After four years of debate, the General Data Protection Regulation (GDPR) was ratified by the European Union and will now become law from 25 May 2018. The regulation purpose is to establish one single set of data protection rules across the whole of Europe. Organisations and businesses outside the EU are subject to this regulation when they collect data concerning any citizen of the EU (and the UK after Brexit). GDPR is designed to give individuals better control over their personal data held by organisations
This is by no means a definitive guide and is just the first part. It does not even attempt to cover all scenarios or information. You can read the whole 99 articles from here: https://ico.org.uk/for-o
rganisations/guide-to-the-gene ral-data-protection-regulation -gdpr and here: https://gdpr-info.eu/
So what is Personal Data?
Personal data is defined as any information relating to a person who can be identified directly or indirectly by that data. This includes online identifiers, such as IP addresses and cookies, if they are capable of being linked back to the data subject.
Businesses will be required to “implement appropriate technical and organisational measures” in relation to the nature, scope, context and purposes of their handling and processing of personal data. A key part of the changes in the law (and one creating a lot of concern) requires consent to be given by the individual whose data is held.
Geek Alert: Consent means “any freely given, specific, informed and unambiguous indication of his or her wishes by which the data subject, either by statement or by a clear affirmative action, signifies agreement to personal data relating to them being processed”.
WOW! To put that another way, you have to ask the person whose data you want to store if you can store it… and they have to agree by ticking a box. That person also has a right to ask what data you have on them, and for it to be removed (the right to be forgotten) and if the purpose for which it was collected is no longer valid, then you should manage that data so it is deleted.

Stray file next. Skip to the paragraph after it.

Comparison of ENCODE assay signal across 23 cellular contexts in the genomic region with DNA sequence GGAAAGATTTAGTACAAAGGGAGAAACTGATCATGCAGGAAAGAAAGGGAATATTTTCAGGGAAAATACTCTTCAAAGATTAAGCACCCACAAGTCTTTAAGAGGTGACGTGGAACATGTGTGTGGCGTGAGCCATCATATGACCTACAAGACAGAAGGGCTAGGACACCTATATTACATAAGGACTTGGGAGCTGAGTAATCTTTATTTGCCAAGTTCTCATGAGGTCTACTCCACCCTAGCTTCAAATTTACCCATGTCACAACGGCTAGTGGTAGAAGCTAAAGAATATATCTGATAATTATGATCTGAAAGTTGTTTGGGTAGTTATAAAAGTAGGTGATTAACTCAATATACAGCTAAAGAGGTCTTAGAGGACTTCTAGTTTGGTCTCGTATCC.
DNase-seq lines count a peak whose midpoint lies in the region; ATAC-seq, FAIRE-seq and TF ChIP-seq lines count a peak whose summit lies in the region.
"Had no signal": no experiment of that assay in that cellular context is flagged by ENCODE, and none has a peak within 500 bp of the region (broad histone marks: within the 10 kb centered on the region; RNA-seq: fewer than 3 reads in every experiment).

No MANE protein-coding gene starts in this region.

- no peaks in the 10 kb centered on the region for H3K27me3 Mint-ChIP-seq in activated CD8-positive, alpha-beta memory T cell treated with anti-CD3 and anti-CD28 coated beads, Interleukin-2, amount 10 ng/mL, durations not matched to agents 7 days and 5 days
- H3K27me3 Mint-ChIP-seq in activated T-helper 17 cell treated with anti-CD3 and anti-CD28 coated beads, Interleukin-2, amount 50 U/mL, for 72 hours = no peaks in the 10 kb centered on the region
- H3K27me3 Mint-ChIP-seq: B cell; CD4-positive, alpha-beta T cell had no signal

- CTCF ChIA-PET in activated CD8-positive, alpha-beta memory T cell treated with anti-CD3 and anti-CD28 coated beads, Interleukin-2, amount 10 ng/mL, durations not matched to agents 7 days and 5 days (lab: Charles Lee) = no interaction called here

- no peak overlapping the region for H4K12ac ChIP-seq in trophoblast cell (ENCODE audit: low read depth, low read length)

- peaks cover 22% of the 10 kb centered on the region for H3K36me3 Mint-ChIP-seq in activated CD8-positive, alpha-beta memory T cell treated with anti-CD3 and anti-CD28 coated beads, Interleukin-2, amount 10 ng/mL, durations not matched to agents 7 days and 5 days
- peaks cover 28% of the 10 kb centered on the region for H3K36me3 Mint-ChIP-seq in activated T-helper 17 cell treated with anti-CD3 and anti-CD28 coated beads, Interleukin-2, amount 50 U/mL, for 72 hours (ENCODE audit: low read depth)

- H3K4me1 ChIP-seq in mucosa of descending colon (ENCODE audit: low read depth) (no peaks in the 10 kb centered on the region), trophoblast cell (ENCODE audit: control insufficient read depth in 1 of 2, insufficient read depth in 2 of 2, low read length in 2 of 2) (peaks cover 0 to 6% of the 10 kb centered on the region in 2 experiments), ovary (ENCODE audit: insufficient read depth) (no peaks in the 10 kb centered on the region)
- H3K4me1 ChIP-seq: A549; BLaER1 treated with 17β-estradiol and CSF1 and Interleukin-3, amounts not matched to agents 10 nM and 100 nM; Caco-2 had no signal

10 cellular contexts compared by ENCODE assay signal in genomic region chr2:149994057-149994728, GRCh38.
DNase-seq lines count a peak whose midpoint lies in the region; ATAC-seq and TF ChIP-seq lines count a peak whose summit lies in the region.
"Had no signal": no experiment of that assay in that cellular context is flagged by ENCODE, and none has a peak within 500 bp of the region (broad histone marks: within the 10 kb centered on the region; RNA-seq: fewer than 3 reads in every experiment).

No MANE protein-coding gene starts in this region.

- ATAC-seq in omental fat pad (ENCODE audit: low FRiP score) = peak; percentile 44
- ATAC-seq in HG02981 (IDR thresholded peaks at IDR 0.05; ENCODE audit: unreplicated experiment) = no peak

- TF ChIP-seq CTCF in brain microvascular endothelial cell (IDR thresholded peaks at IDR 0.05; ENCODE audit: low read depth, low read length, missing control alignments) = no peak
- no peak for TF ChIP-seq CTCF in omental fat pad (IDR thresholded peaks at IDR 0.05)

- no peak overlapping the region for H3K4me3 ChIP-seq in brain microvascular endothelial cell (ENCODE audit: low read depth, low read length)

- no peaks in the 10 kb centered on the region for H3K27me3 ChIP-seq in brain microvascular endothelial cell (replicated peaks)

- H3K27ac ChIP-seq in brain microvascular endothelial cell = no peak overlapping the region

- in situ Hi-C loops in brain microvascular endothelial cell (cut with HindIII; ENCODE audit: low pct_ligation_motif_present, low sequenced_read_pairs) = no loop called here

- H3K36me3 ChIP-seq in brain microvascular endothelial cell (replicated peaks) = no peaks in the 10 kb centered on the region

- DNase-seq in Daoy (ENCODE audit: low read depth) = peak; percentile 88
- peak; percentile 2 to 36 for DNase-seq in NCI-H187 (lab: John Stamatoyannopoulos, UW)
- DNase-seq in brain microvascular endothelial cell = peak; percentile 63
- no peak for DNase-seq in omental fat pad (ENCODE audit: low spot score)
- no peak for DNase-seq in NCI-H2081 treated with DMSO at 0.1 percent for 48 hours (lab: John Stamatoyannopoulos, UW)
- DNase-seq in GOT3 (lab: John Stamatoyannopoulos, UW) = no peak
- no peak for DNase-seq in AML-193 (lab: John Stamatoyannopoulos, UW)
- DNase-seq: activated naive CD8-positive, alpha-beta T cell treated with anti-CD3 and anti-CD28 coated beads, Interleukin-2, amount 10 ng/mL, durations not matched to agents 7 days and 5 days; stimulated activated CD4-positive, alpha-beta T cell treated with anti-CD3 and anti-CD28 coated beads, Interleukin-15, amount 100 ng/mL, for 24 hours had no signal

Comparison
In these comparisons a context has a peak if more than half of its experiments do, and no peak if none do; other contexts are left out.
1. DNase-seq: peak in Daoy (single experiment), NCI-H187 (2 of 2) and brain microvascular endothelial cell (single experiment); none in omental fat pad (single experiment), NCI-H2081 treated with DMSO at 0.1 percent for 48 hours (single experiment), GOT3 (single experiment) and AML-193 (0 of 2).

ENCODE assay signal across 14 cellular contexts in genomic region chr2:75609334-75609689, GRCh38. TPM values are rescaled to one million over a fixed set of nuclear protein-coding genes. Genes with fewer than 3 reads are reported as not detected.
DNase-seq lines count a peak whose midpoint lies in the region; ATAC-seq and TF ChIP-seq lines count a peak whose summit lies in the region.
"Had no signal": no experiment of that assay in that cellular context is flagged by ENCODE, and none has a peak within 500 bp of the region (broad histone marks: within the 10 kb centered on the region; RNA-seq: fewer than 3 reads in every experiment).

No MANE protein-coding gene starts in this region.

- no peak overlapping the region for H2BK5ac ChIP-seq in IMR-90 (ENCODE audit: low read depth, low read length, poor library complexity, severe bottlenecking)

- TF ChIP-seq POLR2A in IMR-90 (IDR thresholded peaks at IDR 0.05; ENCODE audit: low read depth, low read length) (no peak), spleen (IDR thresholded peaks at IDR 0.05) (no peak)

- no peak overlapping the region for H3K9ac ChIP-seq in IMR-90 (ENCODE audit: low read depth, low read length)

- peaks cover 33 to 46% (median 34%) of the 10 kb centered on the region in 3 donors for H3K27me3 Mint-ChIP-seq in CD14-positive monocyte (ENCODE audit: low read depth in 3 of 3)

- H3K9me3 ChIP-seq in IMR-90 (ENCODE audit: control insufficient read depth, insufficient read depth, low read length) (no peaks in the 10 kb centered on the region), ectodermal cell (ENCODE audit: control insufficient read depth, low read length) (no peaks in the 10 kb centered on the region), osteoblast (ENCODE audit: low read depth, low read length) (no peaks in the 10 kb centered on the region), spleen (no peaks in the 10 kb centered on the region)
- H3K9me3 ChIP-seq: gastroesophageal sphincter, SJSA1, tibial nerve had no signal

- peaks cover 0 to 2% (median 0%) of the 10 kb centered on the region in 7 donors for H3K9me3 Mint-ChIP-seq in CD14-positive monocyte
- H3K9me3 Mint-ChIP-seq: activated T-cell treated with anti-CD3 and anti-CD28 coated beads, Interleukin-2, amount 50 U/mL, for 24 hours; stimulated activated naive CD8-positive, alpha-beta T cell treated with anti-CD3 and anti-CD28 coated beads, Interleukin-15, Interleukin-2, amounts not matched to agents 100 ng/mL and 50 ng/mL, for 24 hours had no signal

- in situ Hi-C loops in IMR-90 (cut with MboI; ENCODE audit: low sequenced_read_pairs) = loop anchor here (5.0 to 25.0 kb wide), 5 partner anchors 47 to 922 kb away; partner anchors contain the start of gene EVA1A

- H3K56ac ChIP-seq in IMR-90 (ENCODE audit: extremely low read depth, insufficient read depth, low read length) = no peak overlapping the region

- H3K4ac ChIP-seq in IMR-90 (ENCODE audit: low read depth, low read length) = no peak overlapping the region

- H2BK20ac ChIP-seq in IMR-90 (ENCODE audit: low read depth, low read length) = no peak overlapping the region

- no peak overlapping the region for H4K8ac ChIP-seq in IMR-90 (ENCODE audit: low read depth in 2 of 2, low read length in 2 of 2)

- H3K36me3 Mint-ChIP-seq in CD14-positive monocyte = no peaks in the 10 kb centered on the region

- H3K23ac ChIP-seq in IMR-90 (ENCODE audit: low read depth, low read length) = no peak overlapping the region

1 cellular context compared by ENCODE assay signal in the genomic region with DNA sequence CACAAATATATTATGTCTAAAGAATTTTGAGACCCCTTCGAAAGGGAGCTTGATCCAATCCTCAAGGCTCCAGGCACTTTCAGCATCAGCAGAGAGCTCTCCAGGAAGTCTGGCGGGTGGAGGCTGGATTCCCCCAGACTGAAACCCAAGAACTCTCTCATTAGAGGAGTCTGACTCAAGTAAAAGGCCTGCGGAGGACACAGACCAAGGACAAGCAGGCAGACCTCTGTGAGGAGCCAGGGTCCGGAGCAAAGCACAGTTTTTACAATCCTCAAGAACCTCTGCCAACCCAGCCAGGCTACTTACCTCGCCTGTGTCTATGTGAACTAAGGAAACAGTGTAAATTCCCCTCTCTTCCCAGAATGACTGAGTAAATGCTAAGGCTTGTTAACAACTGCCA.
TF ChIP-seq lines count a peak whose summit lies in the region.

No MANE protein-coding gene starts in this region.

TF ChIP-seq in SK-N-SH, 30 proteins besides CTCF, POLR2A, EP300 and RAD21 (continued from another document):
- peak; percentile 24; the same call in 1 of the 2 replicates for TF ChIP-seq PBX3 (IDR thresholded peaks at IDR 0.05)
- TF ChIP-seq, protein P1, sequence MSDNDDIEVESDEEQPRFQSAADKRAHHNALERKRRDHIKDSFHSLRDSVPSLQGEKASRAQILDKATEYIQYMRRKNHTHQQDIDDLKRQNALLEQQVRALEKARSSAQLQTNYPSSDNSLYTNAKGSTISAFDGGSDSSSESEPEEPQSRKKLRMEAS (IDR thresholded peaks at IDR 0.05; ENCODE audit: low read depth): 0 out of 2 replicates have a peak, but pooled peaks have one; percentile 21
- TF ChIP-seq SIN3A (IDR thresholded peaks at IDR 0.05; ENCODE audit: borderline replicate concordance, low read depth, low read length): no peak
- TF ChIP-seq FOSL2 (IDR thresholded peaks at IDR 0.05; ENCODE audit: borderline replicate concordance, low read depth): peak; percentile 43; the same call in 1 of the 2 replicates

Example: If you take pictures from a wedding and you collect all the email addresses from the guests so you can announce that the photos are available online – that’s great! The visitor can add their email address, tick a checkbox of consent and you can send them emails and offers etc when the photos of the wedding are uploaded. But if you take the photos offline after a period of time, then the guest’s data is no longer valid for the purpose it was collected so that personal data should all be deleted too. It makes sense right?
The persons right to access, rectify or erase the data; and these requests must be executed at the latest within one month of the request. The person has a right to withdraw consent at any time and their right to lodge a complaint. We are making a new section in your Control Panel “GDPR Tools” which will enable you to handle all of this. We will update you as soon as it has been made live on the live servers.
Elizabeth Denham, the UK’s information commissioner, who is in charge of data protection enforcement, says she is frustrated by the amount of “scaremongering” around the potential impact for businesses.
So to sum up this post let’s try putting GDPR into perspective… Most will be doing this anyway, but to be clear about the basics:
- You have to look after people’s private information. This can be a name, address, photo, IP address… you name it.
- You have to ask them for consent before you can store their data and tell them how they can access that data you hold about them should they want to.
- Access to your data – GDPR gives individuals a lot more power to access the information that’s held about them. – the GDPR Tools will do this for you
And to be clear about Consent – this means offering individuals genuine choice and control.
- Consent requires a positive opt-in. Don’t use pre-ticked boxes or any other method of consent by default.
- Explicit consent requires a very clear and specific statement of consent.
- Keep your consent requests separate from other terms and conditions.
- Be specific and granular. Vague or blanket consent is not enough.
- Name any third parties who will rely on the consent.
- Make it easy for people to withdraw consent and tell them how
- Avoid making consent a precondition of a service.
Remember that you and your personal information is also being protected by the changes in privacy protection and GDPR – it is there for all of us.